The Poet.

Thow who wouldst wear the name

And clothe, in words

Of Poet midst thy brethren of mankind,
rds of flame,
Thoughts that shall live within the general mund
Deem not the framing of a deathless lay
The pastime of a drowsy Cummer-day.


But garber- all thy Powers,

And wreak them on the verse that thou dost weave,
And, in thy londy hours,

At Kilent morning or at wakeful eve,
While the tram current tingles throughthy veins,
Set forth the burning wordd in flucess-strand.

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No smooth array of phrase,
Artfully sought and ordered though it be,
Which the cold chymer laye
Upon the page wrste languid industry,
Can cake the listless pulse to livelier speed,
Or fill, with seedden teore, the eyes that read/


The secret wouldst thou know

To touch the heart or five the blood at will/
Let thine eyes verflows
Let thy leps quiver with the passionate thrill;
Leize the great thought ere yet it's power be past,
And bind, in words, the fleet emotion fact


Then, should thy verse appear Halting

and harsh and all snaptly wrought, Fouch the crude line with fear, Save in the moment of impassioned thoughts Then summon back the orginal glow and mund The Atraiw with Expture that with fire was penned o


Yet let no empty gust
Of passion find an utterance in thy lay:

A blast that whirls the dust

Along the howling Street and died away;
But feelings of calm power and mighty Sweep,
Like carronts journaying through the windless deep.

Sick'st thou in living layd
To limn the beauty of the earth and sky?
Refore thine inner gaze
Let all that beauty in clear vision lies
Look on it with exceeding love and write
The words inspired by wonder and delight

Of tempests wouldst those king.

Ar lett of battles, make thyself a part
Of the great tumult, cling
To the tossed wreck with terror in they heart
Scale, with the assaulting host, the camport's height,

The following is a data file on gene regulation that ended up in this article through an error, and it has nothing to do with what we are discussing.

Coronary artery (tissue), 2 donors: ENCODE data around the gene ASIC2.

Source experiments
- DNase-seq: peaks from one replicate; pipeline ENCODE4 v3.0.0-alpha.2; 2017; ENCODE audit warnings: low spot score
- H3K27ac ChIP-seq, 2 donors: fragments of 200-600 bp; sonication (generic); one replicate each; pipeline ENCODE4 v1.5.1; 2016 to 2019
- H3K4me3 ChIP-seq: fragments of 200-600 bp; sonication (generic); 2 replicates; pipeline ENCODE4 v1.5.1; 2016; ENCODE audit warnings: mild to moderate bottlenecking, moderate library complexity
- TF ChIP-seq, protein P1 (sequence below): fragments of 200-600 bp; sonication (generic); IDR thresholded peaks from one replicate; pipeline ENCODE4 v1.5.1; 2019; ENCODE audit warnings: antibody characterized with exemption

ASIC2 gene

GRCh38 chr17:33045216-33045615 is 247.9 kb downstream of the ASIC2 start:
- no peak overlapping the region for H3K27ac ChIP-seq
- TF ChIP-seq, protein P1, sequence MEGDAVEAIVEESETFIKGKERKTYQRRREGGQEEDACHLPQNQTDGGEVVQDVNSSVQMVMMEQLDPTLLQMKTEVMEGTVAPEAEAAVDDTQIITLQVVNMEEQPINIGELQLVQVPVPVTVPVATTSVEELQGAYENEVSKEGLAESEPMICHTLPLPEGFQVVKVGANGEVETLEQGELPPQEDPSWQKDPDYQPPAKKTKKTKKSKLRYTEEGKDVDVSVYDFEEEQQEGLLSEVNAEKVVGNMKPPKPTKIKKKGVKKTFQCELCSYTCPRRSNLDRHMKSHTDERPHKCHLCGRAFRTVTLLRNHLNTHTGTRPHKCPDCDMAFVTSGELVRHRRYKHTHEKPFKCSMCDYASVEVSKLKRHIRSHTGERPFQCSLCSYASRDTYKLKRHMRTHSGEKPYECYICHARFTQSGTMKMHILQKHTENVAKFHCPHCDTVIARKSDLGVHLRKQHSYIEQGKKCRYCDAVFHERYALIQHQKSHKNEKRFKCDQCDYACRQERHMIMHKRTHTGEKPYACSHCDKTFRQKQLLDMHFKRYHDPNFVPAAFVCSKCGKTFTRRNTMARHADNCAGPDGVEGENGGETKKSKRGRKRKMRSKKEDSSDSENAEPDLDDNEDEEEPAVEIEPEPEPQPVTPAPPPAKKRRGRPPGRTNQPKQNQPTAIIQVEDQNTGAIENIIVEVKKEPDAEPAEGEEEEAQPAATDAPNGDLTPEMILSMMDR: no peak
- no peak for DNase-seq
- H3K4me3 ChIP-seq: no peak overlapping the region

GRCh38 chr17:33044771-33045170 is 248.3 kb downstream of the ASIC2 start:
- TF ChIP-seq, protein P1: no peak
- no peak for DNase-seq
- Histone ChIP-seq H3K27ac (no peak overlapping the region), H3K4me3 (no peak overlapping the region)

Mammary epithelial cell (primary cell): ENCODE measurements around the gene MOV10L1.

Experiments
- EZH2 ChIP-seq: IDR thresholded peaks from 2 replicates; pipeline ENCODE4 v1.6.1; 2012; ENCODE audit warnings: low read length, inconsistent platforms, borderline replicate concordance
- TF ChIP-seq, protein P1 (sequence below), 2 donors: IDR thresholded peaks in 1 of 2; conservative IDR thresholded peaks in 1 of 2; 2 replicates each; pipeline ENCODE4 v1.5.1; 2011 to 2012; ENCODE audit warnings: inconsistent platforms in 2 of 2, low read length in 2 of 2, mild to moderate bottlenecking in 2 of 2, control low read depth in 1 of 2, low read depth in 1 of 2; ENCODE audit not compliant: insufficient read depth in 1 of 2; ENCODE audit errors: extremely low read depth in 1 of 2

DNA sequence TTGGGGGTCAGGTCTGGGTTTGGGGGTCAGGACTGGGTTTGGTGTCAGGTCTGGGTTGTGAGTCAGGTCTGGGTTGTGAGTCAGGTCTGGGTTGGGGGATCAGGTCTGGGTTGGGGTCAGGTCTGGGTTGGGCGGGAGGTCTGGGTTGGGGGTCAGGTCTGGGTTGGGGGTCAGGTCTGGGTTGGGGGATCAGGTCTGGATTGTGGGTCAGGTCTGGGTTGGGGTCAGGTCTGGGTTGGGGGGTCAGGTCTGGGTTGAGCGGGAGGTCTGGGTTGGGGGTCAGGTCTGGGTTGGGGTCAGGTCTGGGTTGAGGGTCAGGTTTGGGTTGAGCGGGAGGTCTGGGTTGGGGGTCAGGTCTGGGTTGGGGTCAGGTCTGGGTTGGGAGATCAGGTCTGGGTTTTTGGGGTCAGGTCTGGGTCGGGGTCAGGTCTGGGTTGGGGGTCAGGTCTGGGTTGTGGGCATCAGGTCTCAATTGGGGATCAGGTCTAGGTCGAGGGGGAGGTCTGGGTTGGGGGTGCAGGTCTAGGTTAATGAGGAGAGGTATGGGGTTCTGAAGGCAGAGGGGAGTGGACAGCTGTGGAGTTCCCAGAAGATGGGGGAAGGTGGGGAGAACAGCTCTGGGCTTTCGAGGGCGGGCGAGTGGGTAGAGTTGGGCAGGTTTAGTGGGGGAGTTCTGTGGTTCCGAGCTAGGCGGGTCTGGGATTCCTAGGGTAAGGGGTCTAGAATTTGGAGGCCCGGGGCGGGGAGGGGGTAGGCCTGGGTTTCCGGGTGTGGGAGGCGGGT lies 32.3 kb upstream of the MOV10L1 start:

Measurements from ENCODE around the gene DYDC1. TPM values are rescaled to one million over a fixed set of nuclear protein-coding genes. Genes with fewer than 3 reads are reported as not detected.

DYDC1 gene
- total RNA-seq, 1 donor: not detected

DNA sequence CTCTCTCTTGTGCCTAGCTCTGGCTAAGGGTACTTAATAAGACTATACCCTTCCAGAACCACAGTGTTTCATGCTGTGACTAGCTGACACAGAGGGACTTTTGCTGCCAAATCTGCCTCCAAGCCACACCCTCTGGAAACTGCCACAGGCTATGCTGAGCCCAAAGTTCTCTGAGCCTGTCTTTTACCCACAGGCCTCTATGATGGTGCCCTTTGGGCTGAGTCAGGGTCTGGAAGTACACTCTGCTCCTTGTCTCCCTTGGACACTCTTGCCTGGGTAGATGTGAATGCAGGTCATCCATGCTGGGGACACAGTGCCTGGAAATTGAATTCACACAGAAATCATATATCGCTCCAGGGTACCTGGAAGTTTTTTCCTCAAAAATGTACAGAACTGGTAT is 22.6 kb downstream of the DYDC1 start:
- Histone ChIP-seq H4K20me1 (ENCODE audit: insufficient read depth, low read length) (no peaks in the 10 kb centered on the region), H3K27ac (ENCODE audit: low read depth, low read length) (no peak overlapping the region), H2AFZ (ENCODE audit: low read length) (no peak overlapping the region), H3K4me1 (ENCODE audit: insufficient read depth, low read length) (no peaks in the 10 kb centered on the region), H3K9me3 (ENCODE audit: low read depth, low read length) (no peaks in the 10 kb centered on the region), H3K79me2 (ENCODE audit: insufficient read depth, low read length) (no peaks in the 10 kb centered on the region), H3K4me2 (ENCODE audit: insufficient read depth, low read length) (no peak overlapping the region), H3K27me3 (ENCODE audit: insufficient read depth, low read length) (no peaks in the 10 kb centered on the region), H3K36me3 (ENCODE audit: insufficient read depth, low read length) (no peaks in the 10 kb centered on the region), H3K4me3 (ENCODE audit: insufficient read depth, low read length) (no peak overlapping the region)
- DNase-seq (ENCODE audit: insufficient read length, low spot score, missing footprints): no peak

And Strike and struggle in the thickest fight.

So shalt then frame alay

Which haply may endure from age to age; And they who read shall say: "I hat witching hangs upon this poots page! "What art is his the written spells to find "That way, from mood to nood, the willing / sind! William Cullen Bryant


Copied, Occr. 1875.

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Perlafs tens trich love, yet


O listless woman, weary To feel once more they fresh, wild torill T'el give but who Vél Schmund Clarence

, yet die,


can live yout one?




An angel face : — it's sunny wealth of hair
In radiant ripples bathad the graceful throat
And dimpled shoulders; round the rosy
Of the sweet mouth a smile seemed wandering ever!
While in the depths of arare fire that gleamed


Beweath the drooping lashes, slept a world
Of eloquent meaning, passionate yet pare
Dreamy subdued — but oh, how beautiful

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Edgar A



The wonders of all-ruling Providence ;
The jigs that from cxlestial Merry Plus,
Efential beauty; perfect excellence,
Ennoble and refine the native flow
The foch feels - and thence his best resource
To paint his fuelings with subliment oforce.
John Keats

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